With the trade deadline approaching, the New York Knicks may once again make a move to clear up cap space for the now infamous 2010 off-season. Jared Jeffries, who is making $6.47M this season and $6.88M next season, was deemed virtually unmovable at the beginning of the season. New York, however, is in position to grab the last playoff spot in the Eastern Conference and the defensive prowess of Jeffries has played a large role in helping the Knicks get to where they are now.
Think back to who the New York Knicks were last year. Granted, they still arenít anybodyís version of the 2004 Detroit Pistons, but they can actually D up every now and then. They rank 20th in defensive rating at 108.7 points allowed per 100 possessions, a subtle improvement from their 23rd ranked 110.8 points allowed per 100 possessions of 08-09.
Who do you put on Chris Paul? Dirk Nowitzki? The Knicks can actually put Jeffries on Paul one night and Nowitzki the next. Heís a versatile defensive specialist that can guard point guards, wings of various sizes and power forwards; thereís legitimate value in that for a championship contender looking to strengthen their bench. If youíre the Lakers in the playoffs and youíre worried Derek Fisher canít stay in front of Steve Nash all night, have Jeffries pester him. His box score is far from sexy, but if youíve had the chance to watch him annoy opponents you know his importance.
Jeffries doesnít have the shooting abilities of Shane Battier, but his influence defensively is similar. The Knicks give up nearly eight fewer points per 100 possessions when Jeffries is on the floor than when he is sitting.
Now, thereís even a growing sentiment that Jeffries is too valuable for New York to trade away for additional long-coveted cap space. Sticking to the original script for Donnie Walsh, however, letís take a look at possible trade partners.
The criteria here is simple: New York will be looking for an expiring contract, while the trade partner must be involved in the playoff race. Out of the 19 possible teams, 11 were automatically disqualified based on needs, lack of matching salaries or their own need for cap space next season.
Utah Jazz: Kyle Korver ($5.16M)
Korver has seemed to have lost playing time since his return from a knee injury recently. Mike DíAntoniís Knicks could also use another 3-point shooter in their ranks. The Knicks take a huge hit defensively of course, and while the Jazz may not love the idea of taking on additional salary next season, the trade has the potential to give them a better pick in this yearís draft as they own New Yorkís selection. Itís a potential win/win situation for the Jazz.
Los Angeles Lakers: Adam Morrison ($5.26M)
Morrison serves mostly as a pawn in this trade. He rarely sees the court with the Lakers and I canít see the Knicks working him into their rotation either, but it serves its main purpose and thatís getting Jeffries out of New York. I donít think youíll find many LA fans complaining about Jeffries coming off the bench instead of Luke Walton either, especially if heís the B team defender for someone like Dirk Nowitzki.
Milwaukee Bucks: Luke Ridnour ($6.5M)
A straight-up deal is more of a pipedream than anything else for the Knicks front office. While Brandon Jennings has the starting PG spot locked up for years, donít expect the Bucks to get rid of their only depth at the position. Ridnour could be the Knicks answer for a legit ball distributor either off the bench or even replacing Chris Duhon as the starter, but I donít see it happening unless New York added in Nate Robinson. Robinson and Jeffries for Ridnour and Kurt Thomas happens to work financially and would be a good fit for both teams. Robinson, however, would have to approve any deal heís involved in first.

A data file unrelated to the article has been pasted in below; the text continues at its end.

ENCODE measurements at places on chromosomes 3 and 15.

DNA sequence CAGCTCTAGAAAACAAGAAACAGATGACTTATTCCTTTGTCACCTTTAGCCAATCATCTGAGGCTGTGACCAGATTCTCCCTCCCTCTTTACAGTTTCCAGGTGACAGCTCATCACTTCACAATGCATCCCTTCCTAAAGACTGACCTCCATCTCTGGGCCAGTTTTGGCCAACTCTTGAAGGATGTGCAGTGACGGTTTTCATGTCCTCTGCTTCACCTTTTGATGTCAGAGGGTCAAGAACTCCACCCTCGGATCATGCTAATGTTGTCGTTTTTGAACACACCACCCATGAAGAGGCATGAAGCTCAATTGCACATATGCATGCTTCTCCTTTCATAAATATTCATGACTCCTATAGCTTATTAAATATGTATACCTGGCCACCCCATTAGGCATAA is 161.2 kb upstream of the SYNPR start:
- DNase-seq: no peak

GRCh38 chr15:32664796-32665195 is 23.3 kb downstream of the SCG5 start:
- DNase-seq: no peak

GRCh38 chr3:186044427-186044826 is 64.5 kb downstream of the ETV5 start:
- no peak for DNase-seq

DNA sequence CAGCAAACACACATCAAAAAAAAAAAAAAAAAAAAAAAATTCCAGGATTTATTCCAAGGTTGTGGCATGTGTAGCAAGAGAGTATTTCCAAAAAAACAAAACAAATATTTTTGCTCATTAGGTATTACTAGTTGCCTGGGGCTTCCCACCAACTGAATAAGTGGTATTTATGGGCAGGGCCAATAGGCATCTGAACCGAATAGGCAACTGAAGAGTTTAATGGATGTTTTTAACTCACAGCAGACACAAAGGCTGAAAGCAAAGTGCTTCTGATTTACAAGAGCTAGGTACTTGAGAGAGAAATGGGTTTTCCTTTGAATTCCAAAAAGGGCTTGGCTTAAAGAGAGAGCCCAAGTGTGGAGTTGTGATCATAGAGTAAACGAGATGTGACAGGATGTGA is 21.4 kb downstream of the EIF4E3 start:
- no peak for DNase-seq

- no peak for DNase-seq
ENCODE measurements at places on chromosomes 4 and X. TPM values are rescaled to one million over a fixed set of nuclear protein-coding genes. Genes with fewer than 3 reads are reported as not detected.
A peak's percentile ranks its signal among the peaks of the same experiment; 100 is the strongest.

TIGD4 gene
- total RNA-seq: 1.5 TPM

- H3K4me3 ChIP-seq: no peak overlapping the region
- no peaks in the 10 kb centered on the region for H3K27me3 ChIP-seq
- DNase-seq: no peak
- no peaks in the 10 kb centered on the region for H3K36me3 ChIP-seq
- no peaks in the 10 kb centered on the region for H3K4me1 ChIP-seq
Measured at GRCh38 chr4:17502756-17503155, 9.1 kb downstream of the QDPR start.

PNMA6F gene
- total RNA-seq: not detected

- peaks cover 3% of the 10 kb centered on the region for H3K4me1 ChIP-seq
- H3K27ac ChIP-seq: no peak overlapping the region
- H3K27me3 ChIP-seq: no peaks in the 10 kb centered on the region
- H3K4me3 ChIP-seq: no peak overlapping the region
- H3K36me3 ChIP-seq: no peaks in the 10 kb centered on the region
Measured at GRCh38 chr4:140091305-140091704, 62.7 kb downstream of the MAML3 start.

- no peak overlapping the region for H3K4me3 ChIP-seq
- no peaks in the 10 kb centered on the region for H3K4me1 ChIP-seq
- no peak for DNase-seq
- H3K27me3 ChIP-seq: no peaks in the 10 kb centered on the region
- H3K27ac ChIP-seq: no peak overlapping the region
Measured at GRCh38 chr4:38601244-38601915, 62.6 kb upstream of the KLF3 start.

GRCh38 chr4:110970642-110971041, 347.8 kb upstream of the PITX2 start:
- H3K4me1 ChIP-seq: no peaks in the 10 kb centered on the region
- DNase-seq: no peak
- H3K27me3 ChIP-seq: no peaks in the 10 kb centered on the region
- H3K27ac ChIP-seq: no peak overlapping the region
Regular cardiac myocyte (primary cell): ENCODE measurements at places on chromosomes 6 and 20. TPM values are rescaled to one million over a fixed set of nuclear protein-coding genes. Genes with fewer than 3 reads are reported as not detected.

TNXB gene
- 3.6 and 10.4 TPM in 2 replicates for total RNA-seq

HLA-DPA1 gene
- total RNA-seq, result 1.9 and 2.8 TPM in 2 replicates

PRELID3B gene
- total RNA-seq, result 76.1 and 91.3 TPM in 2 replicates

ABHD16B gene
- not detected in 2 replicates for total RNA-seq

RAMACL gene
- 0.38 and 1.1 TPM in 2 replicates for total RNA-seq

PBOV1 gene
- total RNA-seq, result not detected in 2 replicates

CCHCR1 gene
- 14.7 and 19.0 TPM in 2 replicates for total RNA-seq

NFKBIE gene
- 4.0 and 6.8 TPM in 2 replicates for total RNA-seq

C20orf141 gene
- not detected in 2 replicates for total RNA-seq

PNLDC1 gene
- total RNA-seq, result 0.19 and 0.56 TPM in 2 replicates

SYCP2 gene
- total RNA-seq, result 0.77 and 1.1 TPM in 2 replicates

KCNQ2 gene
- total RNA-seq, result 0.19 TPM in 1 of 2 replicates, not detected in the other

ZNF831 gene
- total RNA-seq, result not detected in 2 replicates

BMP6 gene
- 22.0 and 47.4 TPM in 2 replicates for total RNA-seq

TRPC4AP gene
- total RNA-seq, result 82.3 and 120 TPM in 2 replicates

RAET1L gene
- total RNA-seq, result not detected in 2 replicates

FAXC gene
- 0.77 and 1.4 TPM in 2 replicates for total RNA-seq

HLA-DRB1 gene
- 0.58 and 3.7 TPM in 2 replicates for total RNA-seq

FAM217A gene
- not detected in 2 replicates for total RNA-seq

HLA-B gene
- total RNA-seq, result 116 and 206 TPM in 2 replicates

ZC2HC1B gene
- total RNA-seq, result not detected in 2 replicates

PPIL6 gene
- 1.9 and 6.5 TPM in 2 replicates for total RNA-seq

Ridnour has had an excellent season, perhaps the best of his entire career.
Memphis Grizzles: Steven Hunter ($3.67M)
With just over three million in cap space, the Grizzles have more flexibility than any other team in the league. Memphis is currently a half game out of the 8th playoff spot in the Western Conference. If they think adding Jeffries could help their chances to get in for the first time since the 2005-06 season, then giving up that flexibility may be an option for them. Hunter has been little use to the Grizzles, but DíAntoni could use a shot blocker so perhaps he will find playing time behind David Lee.
San Antonio Spurs: Michael Finley & Matt Bonner ($5.76M)
Bonner is coming back from an injury to his shooting hand and has been struggling as of late, but he was a valuable member of the San Antonio rotation earlier this season. Finley has had more than his fair share of injury problems as well. Jeffries would fit along nicely when the Spurs reserves come in and could spell anyone from Richard Jefferson to Tim Duncan. Bonner, a 3-point threat, would find time in DíAntoniís system while Finley could be a veteran presence in the Knicks locker room.
Consider everything from here on out a creative stretch to be filed in the unlikely column.
Houston Rockets: Brian Cook & Chuck Hayes ($5,647,750)
Cook is a salary throw in, so weíll strictly be looking at Hayes and Jeffries. Their games are actually fairly similar and while Jeffries gives you more options on the defensive end, Hayes is a better rebounder. With that said, this is pretty much a wash talent-wise and the Rockets would be foolish to take on the additional salary and years even if one could make the argument that it is a slight upgrade.
Toronto Raptors: Amir Johnson ($3.94M) and Antoine Wright or Rasho Nesterovic
This deal is possible, but more than unlikely. The Raptors are not looking to do the Knicks any favors going into the offseason as they are looking to retain Chris Bosh. Unless they deem that task impossible by the trade deadline, I donít see them dedicating any more additional dollars to next year now.